Fuel Efficient Driving

My colleague and I in front of a display I made on fuel efficient driving.

There are many modes of transport we can use from A to B.

Walking, cycling and using public transport are low-carbon alternatives to using private vehicles (plus walking and cycling can have bonus health benefits). Using low-carbon transport options is an important part of creating a more sustainable future.

However, for some of us car use is sometimes unavoidable.

When this is the case, here are some ways to reduce the environmental impact of driving (relevant to petrol, diesel and hybrid vehicles)…


Driving Patterns

  1. Carpool where possible. Carpooling is more environmentally friendly (and cheaper) than driving alone as it reduces congestion and means fewer vehicles are on the road. This means fewer carbon dioxide emissions. It is also cheaper as you can share fuel and parking costs.
  2. Consider car sharing or cooperatively owning vehicles. Many localities already have established car sharing initiatives, so you might want to check out what is happening in your region.

Driving Behaviours

  1. Journey Plan. Vehicles are less fuel-efficient and more polluting at the start of trips and on short trips. Trips of less than 5km usually do not allow for the engine to reach peak operating temperature. SOLUTION: Plan to do a number of errands in one trip, rather than several trips. to save time and fuel.
  2. Don’t speed. Fuel consumption increases significantly above 100km/h. At 110km/h many cars use 25% more fuel than they would at 90km/h. Many cars are most fuel efficient at 50km/h and 95km/h. SOLUTION: Drive at or slightly below the speed limit for optimal fuel-efficiency and safety.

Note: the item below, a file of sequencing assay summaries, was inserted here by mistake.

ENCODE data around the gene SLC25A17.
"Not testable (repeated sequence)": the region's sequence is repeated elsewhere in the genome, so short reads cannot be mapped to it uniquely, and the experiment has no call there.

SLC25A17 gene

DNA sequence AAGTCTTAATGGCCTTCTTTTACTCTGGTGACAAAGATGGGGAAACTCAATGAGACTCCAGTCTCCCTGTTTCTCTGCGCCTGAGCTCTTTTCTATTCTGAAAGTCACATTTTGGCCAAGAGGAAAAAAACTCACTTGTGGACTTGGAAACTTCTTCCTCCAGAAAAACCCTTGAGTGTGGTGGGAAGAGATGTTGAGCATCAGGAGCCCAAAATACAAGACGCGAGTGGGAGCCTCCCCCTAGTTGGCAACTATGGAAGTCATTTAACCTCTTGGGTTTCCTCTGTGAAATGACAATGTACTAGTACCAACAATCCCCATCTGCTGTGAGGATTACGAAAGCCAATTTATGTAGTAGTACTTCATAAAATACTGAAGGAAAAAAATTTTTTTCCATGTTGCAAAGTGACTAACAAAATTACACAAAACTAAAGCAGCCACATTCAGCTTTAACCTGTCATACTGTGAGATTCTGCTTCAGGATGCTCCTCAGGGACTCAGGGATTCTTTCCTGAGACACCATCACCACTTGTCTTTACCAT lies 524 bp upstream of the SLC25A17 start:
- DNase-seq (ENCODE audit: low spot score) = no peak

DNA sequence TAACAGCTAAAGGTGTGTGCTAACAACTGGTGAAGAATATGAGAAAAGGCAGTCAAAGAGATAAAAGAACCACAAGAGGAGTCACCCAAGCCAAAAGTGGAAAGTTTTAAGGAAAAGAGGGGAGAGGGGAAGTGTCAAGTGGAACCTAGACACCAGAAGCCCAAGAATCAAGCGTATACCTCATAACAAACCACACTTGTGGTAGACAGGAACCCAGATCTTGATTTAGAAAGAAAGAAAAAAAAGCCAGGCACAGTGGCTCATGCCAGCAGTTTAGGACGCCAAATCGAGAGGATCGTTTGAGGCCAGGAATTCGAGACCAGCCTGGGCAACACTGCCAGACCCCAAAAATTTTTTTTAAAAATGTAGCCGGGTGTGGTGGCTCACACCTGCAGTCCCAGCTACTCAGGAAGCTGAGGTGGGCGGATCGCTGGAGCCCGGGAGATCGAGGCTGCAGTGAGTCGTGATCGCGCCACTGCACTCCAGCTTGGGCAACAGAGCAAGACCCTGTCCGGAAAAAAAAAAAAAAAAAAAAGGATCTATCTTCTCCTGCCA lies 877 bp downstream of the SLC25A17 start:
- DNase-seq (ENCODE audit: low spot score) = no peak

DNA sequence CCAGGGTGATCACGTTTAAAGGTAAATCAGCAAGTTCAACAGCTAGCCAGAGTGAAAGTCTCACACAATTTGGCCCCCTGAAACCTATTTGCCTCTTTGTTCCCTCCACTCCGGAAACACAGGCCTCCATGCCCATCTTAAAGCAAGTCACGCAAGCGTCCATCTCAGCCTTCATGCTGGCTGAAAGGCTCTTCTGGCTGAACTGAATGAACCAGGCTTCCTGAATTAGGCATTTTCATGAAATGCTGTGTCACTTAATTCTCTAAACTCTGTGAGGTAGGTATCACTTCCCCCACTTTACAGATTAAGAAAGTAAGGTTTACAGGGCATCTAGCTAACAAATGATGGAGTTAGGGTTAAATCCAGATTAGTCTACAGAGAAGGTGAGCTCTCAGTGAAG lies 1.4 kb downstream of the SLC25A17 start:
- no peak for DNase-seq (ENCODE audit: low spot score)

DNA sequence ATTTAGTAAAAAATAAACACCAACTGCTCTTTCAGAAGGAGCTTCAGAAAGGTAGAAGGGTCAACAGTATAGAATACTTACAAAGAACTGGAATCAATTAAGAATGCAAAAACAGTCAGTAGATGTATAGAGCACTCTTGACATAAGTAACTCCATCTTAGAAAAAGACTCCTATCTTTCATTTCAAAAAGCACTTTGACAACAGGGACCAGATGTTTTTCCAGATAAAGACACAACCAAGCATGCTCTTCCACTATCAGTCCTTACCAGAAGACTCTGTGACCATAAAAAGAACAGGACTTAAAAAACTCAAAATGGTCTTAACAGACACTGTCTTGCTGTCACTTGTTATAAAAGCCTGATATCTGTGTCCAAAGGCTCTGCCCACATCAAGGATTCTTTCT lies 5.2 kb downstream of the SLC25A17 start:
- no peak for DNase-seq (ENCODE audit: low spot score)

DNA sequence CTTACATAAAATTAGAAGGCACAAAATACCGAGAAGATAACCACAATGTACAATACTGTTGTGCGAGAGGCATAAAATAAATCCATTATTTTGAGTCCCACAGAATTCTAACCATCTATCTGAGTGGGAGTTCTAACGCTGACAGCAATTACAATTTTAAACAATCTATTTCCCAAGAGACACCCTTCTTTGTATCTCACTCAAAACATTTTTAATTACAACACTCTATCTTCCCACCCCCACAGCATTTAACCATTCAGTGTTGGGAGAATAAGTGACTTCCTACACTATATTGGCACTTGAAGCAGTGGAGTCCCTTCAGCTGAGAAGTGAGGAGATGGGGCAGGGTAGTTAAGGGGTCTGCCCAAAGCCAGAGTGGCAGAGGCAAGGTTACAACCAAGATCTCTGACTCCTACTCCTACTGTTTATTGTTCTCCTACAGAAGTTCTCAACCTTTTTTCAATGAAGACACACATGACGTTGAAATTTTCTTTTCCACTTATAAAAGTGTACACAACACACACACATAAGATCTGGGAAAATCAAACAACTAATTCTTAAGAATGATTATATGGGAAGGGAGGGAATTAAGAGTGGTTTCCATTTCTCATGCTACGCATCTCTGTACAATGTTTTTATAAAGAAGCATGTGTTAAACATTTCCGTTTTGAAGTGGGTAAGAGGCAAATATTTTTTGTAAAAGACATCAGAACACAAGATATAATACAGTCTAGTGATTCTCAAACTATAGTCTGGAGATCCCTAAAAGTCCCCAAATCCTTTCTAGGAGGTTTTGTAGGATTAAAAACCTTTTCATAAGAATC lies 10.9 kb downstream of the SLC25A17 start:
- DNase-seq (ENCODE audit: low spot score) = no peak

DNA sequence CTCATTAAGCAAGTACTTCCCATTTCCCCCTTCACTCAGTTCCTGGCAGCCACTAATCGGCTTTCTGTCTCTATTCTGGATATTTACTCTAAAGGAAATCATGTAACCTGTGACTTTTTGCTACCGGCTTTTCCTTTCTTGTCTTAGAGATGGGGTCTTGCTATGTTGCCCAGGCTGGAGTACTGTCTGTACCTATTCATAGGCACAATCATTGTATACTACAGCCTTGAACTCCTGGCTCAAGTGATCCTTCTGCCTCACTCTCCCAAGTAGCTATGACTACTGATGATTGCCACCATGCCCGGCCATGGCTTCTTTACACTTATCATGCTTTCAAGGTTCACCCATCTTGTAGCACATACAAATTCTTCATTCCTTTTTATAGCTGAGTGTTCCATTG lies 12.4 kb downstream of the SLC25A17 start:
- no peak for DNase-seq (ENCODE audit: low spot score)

3. Don’t idle. Contrary to popular belief, most cars (all modern cars) do not need to be ‘warmed up’ before setting off… it simply wastes fuel. The same goes for switching the engine off and on again. SOLUTION: If you will be idling for more than 15 seconds, it will use less fuel to switch the vehicle off and on again.
  4. Drive Smoothly. Stop/start driving is up to 30% less efficient and more polluting than driving smoothly at more constant speeds. SOLUTION: Avoid travelling trough congested roads whenever possible. ALSO, avoid unnecessary accelerating and braking by keeping safe distances and anticipating traffic.
  5. Minimise aerodynamic drag. Additional parts on the exterior of the vehicle (roof racks, trailers, spoilers, etc.) increase wind resistance and fuel consumption. SOLUTION: Don’t use them when you don’t need them. Also, to cool off below 70km/h it is more fuel efficient to wind the window down. After 70km/h, the air resistance created by open windows is greater than the energy needed to use air conditioning. SOLUTION: Below 70km/h, cool off with the window down. Above 70km/h, use the A/C.
  6. Keep your car light. Every additional 10kg in your vehicle decreases fuel efficiency by 2%. SOLUTION: Avoid transporting items you do not need for a particular trip.

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Vehicle Maintenance

  1. Keep your vehicle tuned and regularly maintained. A well tuned engine runs more efficiently and is less polluting.
  2. Look after tyres: * Inflate your tyres regularly (monthly) to the highest pressure recommended by the manufacturer. * Make sure wheels are properly aligned (every 10,000km). Looking after tyres will not only reduce fuel consumption but also increase their life.

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It is also important to remember the best way to reduce emissions associated with driving is to make a commitment to drive less.

I believe these are the main ways to improve fuel efficiency and reduce pollution when it comes to driving, though there are many other little tips and tricks as well. Please let me know if there is something you would like to see added 🙂



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